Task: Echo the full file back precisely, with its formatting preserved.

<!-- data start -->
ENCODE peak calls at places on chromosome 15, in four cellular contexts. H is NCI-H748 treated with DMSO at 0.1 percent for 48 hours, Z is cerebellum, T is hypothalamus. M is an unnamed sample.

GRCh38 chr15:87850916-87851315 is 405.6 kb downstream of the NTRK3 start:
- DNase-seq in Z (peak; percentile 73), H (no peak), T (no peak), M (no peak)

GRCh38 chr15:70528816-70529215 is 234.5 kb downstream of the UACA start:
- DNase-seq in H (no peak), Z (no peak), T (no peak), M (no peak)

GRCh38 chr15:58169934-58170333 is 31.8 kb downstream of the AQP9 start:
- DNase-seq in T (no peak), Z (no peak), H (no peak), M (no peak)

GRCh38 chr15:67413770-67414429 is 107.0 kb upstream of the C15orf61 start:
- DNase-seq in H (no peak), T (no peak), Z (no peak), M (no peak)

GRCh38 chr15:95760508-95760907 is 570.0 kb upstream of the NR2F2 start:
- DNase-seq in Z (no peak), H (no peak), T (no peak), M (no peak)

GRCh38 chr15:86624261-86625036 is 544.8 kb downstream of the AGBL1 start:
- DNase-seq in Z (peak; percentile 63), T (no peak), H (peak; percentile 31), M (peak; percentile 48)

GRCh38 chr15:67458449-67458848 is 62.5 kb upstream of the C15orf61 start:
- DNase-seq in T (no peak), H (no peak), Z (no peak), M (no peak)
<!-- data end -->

ENCODE peak calls at places on chromosome 15, in four cellular contexts. H is NCI-H748 treated with DMSO at 0.1 percent for 48 hours, Z is cerebellum, T is hypothalamus. M is an unnamed sample.

GRCh38 chr15:87850916-87851315 is 405.6 kb downstream of the NTRK3 start:
- DNase-seq in Z (peak; percentile 73), H (no peak), T (no peak), M (no peak)

GRCh38 chr15:70528816-70529215 is 234.5 kb downstream of the UACA start:
- DNase-seq in H (no peak), Z (no peak), T (no peak), M (no peak)

GRCh38 chr15:58169934-58170333 is 31.8 kb downstream of the AQP9 start:
- DNase-seq in T (no peak), Z (no peak), H (no peak), M (no peak)

GRCh38 chr15:67413770-67414429 is 107.0 kb upstream of the C15orf61 start:
- DNase-seq in H (no peak), T (no peak), Z (no peak), M (no peak)

GRCh38 chr15:95760508-95760907 is 570.0 kb upstream of the NR2F2 start:
- DNase-seq in Z (no peak), H (no peak), T (no peak), M (no peak)

GRCh38 chr15:86624261-86625036 is 544.8 kb downstream of the AGBL1 start:
- DNase-seq in Z (peak; percentile 63), T (no peak), H (peak; percentile 31), M (peak; percentile 48)

GRCh38 chr15:67458449-67458848 is 62.5 kb upstream of the C15orf61 start:
- DNase-seq in T (no peak), H (no peak), Z (no peak), M (no peak)